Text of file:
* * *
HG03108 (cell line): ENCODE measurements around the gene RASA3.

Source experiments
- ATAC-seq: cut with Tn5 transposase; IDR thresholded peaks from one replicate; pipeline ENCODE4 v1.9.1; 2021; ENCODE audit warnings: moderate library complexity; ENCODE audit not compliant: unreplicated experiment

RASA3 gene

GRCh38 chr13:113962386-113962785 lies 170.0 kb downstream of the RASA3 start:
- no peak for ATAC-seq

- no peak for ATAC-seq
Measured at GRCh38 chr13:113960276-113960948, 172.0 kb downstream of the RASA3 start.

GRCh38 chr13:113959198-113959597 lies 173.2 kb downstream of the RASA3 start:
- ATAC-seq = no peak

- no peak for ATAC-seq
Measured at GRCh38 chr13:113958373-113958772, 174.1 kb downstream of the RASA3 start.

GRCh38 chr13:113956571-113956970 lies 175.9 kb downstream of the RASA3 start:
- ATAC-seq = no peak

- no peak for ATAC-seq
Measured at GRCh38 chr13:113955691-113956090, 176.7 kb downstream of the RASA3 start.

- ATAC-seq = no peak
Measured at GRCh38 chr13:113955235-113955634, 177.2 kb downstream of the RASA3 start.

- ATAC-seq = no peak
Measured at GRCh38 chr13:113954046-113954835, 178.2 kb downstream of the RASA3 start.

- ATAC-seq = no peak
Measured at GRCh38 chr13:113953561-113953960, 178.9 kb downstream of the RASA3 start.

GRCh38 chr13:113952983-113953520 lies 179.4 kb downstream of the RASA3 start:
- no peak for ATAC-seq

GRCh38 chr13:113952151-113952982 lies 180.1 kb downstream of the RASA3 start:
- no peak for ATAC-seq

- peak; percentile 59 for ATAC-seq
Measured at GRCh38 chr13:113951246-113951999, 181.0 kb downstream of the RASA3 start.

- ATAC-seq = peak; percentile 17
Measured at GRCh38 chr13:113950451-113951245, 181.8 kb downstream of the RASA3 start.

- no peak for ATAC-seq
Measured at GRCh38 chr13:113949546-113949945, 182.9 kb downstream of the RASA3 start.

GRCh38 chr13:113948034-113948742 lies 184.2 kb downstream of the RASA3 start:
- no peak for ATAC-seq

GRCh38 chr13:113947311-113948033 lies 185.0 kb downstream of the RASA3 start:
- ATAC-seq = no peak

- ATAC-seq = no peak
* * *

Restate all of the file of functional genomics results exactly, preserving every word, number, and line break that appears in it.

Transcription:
HG03108 (cell line): ENCODE measurements around the gene RASA3.

Source experiments
- ATAC-seq: cut with Tn5 transposase; IDR thresholded peaks from one replicate; pipeline ENCODE4 v1.9.1; 2021; ENCODE audit warnings: moderate library complexity; ENCODE audit not compliant: unreplicated experiment

RASA3 gene

GRCh38 chr13:113962386-113962785 lies 170.0 kb downstream of the RASA3 start:
- no peak for ATAC-seq

- no peak for ATAC-seq
Measured at GRCh38 chr13:113960276-113960948, 172.0 kb downstream of the RASA3 start.

GRCh38 chr13:113959198-113959597 lies 173.2 kb downstream of the RASA3 start:
- ATAC-seq = no peak

- no peak for ATAC-seq
Measured at GRCh38 chr13:113958373-113958772, 174.1 kb downstream of the RASA3 start.

GRCh38 chr13:113956571-113956970 lies 175.9 kb downstream of the RASA3 start:
- ATAC-seq = no peak

- no peak for ATAC-seq
Measured at GRCh38 chr13:113955691-113956090, 176.7 kb downstream of the RASA3 start.

- ATAC-seq = no peak
Measured at GRCh38 chr13:113955235-113955634, 177.2 kb downstream of the RASA3 start.

- ATAC-seq = no peak
Measured at GRCh38 chr13:113954046-113954835, 178.2 kb downstream of the RASA3 start.

- ATAC-seq = no peak
Measured at GRCh38 chr13:113953561-113953960, 178.9 kb downstream of the RASA3 start.

GRCh38 chr13:113952983-113953520 lies 179.4 kb downstream of the RASA3 start:
- no peak for ATAC-seq

GRCh38 chr13:113952151-113952982 lies 180.1 kb downstream of the RASA3 start:
- no peak for ATAC-seq

- peak; percentile 59 for ATAC-seq
Measured at GRCh38 chr13:113951246-113951999, 181.0 kb downstream of the RASA3 start.

- ATAC-seq = peak; percentile 17
Measured at GRCh38 chr13:113950451-113951245, 181.8 kb downstream of the RASA3 start.

- no peak for ATAC-seq
Measured at GRCh38 chr13:113949546-113949945, 182.9 kb downstream of the RASA3 start.

GRCh38 chr13:113948034-113948742 lies 184.2 kb downstream of the RASA3 start:
- no peak for ATAC-seq

GRCh38 chr13:113947311-113948033 lies 185.0 kb downstream of the RASA3 start:
- ATAC-seq = no peak

- ATAC-seq = no peak